When thinking of Botox, it’s easy to think of its cosmetic uses. Often pushed as a Hollywood treatment for stars who just don’t want to grow old, Botox actually has a complex array of medical uses. And one of the most powerful—and emerging—of these uses is its ability to treat migraine headaches.
But to understand its migraine-fighting power, it’s important to know just what Botox is.
What Is Botox?
Made from a potentially-deadly bacteria named Clostridium botulinums, Botox works as a paralytic agent. When consumed, this bacterium often proves deadly, as it paralyzes the body.
Scientists were then able to harness the power of Botox to treat facial wrinkles. By using smaller doses of the bacterium, scientists safely paralyzed facial muscles for younger-looking skin.
But they didn’t stop there. Though Botox had become a household name for its skin-improving abilities, researchers were looking to put the treatment to real medical use.
And in 2010, they changed the game forever.
Botox as a Form of Migraine Treatment
It was in 2010 that Botox officially got approved as a form of migraine treatment. Scientists had effectively used Botox to help ease the severity, frequency, and duration of migraine episodes.
For those suffering from chronic migraines, this new treatment came as a welcome relief.
But how, exactly, does Botox work to reduce migraines? And who is the treatment good for?
Let’s start with the second question, as it’s the easier of the two to answer.
Those who are looking to use Botox treatment for migraines are typically recommended to meet two requirements. First, you’ll need to actually have a history of suffering from migraines. Then, you’ll need to suffer from a specific number of migraine headaches each month—typically eight or more migraine headaches each month. Additionally, those who benefit from Botox migraine treatment generally also suffer from headaches on fifteen or more days throughout the month.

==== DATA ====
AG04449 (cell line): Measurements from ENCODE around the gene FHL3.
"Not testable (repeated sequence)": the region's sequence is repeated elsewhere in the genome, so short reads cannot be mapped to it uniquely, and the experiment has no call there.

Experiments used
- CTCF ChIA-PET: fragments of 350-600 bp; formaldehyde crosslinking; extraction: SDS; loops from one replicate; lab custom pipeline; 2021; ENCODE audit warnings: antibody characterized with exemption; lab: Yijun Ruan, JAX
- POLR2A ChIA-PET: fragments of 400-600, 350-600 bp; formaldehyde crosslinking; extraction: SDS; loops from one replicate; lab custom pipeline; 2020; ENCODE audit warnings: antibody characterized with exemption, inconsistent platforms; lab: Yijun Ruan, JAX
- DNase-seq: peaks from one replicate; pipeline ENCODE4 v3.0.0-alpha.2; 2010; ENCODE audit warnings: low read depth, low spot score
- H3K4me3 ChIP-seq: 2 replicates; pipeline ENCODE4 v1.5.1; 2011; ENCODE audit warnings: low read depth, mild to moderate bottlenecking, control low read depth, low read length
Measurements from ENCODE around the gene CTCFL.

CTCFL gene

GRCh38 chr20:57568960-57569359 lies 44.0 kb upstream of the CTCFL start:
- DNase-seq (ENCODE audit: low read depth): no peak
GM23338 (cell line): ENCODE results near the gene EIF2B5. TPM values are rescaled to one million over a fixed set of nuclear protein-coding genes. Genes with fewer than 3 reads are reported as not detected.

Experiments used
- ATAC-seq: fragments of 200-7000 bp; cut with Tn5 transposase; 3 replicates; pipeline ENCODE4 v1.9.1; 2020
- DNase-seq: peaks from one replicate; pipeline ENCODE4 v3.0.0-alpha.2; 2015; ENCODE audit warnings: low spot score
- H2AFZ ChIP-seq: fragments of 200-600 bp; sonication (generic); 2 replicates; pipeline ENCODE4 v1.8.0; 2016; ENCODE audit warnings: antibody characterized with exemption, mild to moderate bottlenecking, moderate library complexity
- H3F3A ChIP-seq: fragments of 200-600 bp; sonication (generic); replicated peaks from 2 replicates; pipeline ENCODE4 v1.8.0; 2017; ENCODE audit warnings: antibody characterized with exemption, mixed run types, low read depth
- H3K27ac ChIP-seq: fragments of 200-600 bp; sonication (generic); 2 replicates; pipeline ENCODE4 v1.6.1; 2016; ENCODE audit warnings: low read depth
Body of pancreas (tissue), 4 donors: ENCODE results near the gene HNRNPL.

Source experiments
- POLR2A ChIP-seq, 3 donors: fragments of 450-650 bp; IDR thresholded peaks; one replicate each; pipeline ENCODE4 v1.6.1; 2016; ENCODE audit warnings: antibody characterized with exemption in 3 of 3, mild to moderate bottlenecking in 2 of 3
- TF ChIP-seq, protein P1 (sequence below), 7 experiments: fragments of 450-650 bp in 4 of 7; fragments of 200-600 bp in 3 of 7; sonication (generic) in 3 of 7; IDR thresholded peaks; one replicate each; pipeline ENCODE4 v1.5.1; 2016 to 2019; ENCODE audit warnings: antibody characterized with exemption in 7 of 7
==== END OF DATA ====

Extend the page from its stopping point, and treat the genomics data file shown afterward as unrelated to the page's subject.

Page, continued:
Those who don’t meet these requirements typically don’t find Botox treatment to be effective. What’s more, those who are suffering from cluster headaches also may not receive any treatment benefits.
With this in mind, let’s take a closer look at the second question.
How does Botox treatment actually work?
Many believe that Botox reduces migraines by relaxing muscles around the head. These tight muscles are believed to contribute to the development of migraine headaches.
What’s more, because Botox paralyzes nerves, neurotransmitters across the scalp are blocked. This reduces the likelihood that pain signals are transmitted to the brain.
This powerful combination of muscle relaxing and neurotransmitter paralyzing makes Botox one of the most effective treatments for reducing migraine headaches.
What Makes Botox Special
So what makes Botox so special? Consider this—other migraine treatments work to prevent headaches after they arrive. This, however, can be quite painful and ineffective for those who are suffering from migraines.
Botox, on the other hand, works to prevent migraine headaches before they even start. This proves extremely powerful as a means of improving the quality of life of migraine sufferers.
How Is Botox Administered?
Botox is administered in the form of a shot around affected areas.
Typically speaking, your doctor will make sure to start you off with two different Botox treatments. Keep in mind that the effects of Botox aren’t permanent. This means that you’ll have to set up a treatment schedule to effectively keep your migraines at bay.
To determine if Botox is the right treatment for you, your doctor will likely start you on a schedule with two treatments scheduled for three months apart.
Once taken and proven effective, the right Botox regime can reduce as many as nine migraine headaches a month. This leads to a significant increase in the quality of life for those who are suffering from migraine headaches.
The Bottom Line
If you think that you might benefit from Botox treatment for migraines, be sure to speak with your doctor. By taking a proactive approach to dealing with your migraine headaches, you may be able to effectively manage your condition.